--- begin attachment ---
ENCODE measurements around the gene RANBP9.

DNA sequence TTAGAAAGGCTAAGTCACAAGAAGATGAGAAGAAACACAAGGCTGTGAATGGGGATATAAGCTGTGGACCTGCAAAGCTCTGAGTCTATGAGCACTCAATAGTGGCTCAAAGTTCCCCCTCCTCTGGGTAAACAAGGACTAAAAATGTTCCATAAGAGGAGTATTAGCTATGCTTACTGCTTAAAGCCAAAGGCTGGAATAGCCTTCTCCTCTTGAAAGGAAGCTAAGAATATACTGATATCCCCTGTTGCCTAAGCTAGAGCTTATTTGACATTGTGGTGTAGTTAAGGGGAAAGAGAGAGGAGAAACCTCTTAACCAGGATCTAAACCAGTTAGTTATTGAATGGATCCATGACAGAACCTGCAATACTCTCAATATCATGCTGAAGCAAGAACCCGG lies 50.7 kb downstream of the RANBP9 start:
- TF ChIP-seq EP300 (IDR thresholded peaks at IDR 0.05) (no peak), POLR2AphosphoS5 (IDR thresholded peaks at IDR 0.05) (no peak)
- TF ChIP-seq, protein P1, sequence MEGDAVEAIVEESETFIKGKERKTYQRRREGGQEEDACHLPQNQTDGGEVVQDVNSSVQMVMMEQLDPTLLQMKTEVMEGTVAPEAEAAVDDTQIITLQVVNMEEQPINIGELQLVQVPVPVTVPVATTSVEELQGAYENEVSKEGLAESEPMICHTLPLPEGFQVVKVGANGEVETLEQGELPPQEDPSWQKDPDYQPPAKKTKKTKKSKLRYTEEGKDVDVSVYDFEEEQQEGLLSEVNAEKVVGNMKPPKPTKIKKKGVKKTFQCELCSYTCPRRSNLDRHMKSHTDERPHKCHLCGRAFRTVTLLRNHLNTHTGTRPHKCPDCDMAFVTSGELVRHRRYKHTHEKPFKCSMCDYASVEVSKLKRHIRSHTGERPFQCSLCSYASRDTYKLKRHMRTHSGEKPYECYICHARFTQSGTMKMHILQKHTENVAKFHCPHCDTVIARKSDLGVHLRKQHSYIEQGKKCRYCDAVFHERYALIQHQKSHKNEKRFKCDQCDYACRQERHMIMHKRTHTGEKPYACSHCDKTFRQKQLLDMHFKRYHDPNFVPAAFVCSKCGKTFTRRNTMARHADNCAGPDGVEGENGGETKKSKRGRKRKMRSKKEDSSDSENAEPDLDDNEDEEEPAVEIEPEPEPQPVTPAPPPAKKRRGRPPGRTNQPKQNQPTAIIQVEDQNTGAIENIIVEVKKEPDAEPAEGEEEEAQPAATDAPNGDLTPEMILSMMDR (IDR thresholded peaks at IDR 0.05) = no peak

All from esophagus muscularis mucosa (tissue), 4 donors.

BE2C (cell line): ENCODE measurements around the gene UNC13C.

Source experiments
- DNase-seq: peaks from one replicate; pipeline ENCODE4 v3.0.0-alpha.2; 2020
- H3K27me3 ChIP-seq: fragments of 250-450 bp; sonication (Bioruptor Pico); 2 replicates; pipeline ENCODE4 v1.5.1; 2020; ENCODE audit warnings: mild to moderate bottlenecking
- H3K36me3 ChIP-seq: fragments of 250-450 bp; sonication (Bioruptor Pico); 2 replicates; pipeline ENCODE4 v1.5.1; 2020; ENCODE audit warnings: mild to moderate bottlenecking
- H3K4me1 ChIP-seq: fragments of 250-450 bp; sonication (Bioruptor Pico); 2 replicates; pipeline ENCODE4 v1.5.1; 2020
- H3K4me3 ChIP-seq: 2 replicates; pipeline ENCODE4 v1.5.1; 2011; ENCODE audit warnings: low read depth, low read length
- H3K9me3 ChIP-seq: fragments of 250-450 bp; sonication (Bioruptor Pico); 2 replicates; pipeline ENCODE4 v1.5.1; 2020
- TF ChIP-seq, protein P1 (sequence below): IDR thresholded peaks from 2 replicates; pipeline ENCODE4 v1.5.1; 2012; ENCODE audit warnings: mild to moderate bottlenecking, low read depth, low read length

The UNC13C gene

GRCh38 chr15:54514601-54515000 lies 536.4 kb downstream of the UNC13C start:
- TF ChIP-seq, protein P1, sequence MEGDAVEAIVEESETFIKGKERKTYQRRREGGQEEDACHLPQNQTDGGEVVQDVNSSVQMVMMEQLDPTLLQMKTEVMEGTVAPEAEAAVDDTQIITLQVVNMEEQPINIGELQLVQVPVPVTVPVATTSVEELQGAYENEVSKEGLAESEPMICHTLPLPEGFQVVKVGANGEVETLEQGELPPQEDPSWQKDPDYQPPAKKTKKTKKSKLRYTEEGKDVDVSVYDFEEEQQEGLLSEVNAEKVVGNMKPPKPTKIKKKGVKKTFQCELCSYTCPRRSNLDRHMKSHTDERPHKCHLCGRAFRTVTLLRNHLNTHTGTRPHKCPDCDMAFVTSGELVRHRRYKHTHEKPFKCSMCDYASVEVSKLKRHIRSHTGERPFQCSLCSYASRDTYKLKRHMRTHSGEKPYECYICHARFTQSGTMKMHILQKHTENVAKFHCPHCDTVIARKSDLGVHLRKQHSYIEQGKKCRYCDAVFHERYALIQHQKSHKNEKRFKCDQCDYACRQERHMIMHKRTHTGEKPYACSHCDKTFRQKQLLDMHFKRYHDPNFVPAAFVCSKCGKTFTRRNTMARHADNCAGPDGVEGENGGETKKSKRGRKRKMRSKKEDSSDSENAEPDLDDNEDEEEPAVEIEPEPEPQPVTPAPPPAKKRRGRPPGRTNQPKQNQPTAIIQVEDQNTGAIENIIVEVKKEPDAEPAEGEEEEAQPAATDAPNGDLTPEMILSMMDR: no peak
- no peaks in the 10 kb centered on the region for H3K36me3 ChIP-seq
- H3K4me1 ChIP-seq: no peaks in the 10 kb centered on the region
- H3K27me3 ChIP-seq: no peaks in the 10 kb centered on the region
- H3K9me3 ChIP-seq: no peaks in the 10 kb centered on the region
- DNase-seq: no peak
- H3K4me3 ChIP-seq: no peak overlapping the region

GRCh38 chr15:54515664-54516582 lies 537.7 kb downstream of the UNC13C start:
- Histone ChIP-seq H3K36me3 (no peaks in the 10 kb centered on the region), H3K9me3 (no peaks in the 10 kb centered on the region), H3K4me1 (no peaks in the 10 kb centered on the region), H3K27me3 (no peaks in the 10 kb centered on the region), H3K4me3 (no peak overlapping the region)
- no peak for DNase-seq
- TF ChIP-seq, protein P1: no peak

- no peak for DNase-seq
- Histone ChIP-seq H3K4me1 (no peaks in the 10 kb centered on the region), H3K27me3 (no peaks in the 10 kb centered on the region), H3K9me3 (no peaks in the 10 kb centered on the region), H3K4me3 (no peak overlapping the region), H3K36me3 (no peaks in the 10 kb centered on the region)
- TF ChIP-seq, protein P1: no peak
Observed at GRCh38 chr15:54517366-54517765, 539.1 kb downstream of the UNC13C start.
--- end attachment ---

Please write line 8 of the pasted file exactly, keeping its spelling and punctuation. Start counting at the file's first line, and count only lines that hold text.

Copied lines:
- DNase-seq: peaks from one replicate; pipeline ENCODE4 v3.0.0-alpha.2; 2020